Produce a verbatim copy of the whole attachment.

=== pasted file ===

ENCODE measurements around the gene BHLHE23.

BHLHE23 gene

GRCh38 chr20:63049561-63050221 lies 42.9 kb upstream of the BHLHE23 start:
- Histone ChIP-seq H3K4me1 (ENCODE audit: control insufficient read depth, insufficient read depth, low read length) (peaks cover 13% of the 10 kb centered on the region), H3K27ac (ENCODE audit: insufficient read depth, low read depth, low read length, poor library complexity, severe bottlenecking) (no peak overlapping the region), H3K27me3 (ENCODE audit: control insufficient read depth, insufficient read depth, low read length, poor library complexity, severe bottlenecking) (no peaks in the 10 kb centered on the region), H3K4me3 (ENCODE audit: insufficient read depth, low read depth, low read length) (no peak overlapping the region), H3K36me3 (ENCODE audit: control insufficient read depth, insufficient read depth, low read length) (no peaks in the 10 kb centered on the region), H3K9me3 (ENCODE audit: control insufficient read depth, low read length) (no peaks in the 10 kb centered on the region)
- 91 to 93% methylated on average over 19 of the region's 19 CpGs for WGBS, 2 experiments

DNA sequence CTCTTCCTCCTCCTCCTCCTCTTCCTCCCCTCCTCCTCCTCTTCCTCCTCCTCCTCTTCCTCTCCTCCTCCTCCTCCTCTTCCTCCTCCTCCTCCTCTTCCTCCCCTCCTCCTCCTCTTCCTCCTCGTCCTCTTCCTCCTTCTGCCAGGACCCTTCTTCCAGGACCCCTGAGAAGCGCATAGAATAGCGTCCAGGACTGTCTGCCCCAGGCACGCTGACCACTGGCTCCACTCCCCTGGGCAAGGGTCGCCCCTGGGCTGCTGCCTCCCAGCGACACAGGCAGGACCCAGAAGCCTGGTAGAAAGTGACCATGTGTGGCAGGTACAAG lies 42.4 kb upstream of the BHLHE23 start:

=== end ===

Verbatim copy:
ENCODE measurements around the gene BHLHE23.

BHLHE23 gene

GRCh38 chr20:63049561-63050221 lies 42.9 kb upstream of the BHLHE23 start:
- Histone ChIP-seq H3K4me1 (ENCODE audit: control insufficient read depth, insufficient read depth, low read length) (peaks cover 13% of the 10 kb centered on the region), H3K27ac (ENCODE audit: insufficient read depth, low read depth, low read length, poor library complexity, severe bottlenecking) (no peak overlapping the region), H3K27me3 (ENCODE audit: control insufficient read depth, insufficient read depth, low read length, poor library complexity, severe bottlenecking) (no peaks in the 10 kb centered on the region), H3K4me3 (ENCODE audit: insufficient read depth, low read depth, low read length) (no peak overlapping the region), H3K36me3 (ENCODE audit: control insufficient read depth, insufficient read depth, low read length) (no peaks in the 10 kb centered on the region), H3K9me3 (ENCODE audit: control insufficient read depth, low read length) (no peaks in the 10 kb centered on the region)
- 91 to 93% methylated on average over 19 of the region's 19 CpGs for WGBS, 2 experiments

DNA sequence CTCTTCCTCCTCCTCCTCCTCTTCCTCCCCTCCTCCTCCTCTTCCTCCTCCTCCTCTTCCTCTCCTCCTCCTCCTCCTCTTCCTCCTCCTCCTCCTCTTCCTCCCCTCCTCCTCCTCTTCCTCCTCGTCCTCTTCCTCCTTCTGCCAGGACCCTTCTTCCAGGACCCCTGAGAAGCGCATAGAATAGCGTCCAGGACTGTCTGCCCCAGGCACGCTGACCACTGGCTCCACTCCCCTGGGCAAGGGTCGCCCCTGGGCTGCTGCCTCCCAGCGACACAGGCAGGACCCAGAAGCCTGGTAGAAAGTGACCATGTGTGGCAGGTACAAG lies 42.4 kb upstream of the BHLHE23 start: